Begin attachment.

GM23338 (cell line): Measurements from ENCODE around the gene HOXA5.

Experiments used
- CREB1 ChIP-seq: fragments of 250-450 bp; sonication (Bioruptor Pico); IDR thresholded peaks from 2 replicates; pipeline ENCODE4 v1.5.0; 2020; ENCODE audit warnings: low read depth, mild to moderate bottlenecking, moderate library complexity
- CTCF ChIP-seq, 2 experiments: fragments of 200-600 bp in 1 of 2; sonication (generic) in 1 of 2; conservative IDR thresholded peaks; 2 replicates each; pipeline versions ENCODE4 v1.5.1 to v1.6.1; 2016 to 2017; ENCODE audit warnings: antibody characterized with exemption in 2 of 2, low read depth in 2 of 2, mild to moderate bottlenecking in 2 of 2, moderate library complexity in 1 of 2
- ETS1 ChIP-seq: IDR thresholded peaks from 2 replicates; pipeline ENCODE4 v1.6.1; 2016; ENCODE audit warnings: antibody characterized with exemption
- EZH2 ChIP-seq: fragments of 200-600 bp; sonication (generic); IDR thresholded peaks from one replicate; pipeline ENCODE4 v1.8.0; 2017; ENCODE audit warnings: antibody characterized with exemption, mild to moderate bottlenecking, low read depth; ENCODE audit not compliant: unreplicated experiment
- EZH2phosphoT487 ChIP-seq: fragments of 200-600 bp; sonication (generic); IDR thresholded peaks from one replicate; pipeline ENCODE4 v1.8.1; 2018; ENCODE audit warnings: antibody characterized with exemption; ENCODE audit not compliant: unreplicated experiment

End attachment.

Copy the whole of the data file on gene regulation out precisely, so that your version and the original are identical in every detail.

GM23338 (cell line): Measurements from ENCODE around the gene HOXA5.

Experiments used
- CREB1 ChIP-seq: fragments of 250-450 bp; sonication (Bioruptor Pico); IDR thresholded peaks from 2 replicates; pipeline ENCODE4 v1.5.0; 2020; ENCODE audit warnings: low read depth, mild to moderate bottlenecking, moderate library complexity
- CTCF ChIP-seq, 2 experiments: fragments of 200-600 bp in 1 of 2; sonication (generic) in 1 of 2; conservative IDR thresholded peaks; 2 replicates each; pipeline versions ENCODE4 v1.5.1 to v1.6.1; 2016 to 2017; ENCODE audit warnings: antibody characterized with exemption in 2 of 2, low read depth in 2 of 2, mild to moderate bottlenecking in 2 of 2, moderate library complexity in 1 of 2
- ETS1 ChIP-seq: IDR thresholded peaks from 2 replicates; pipeline ENCODE4 v1.6.1; 2016; ENCODE audit warnings: antibody characterized with exemption
- EZH2 ChIP-seq: fragments of 200-600 bp; sonication (generic); IDR thresholded peaks from one replicate; pipeline ENCODE4 v1.8.0; 2017; ENCODE audit warnings: antibody characterized with exemption, mild to moderate bottlenecking, low read depth; ENCODE audit not compliant: unreplicated experiment
- EZH2phosphoT487 ChIP-seq: fragments of 200-600 bp; sonication (generic); IDR thresholded peaks from one replicate; pipeline ENCODE4 v1.8.1; 2018; ENCODE audit warnings: antibody characterized with exemption; ENCODE audit not compliant: unreplicated experiment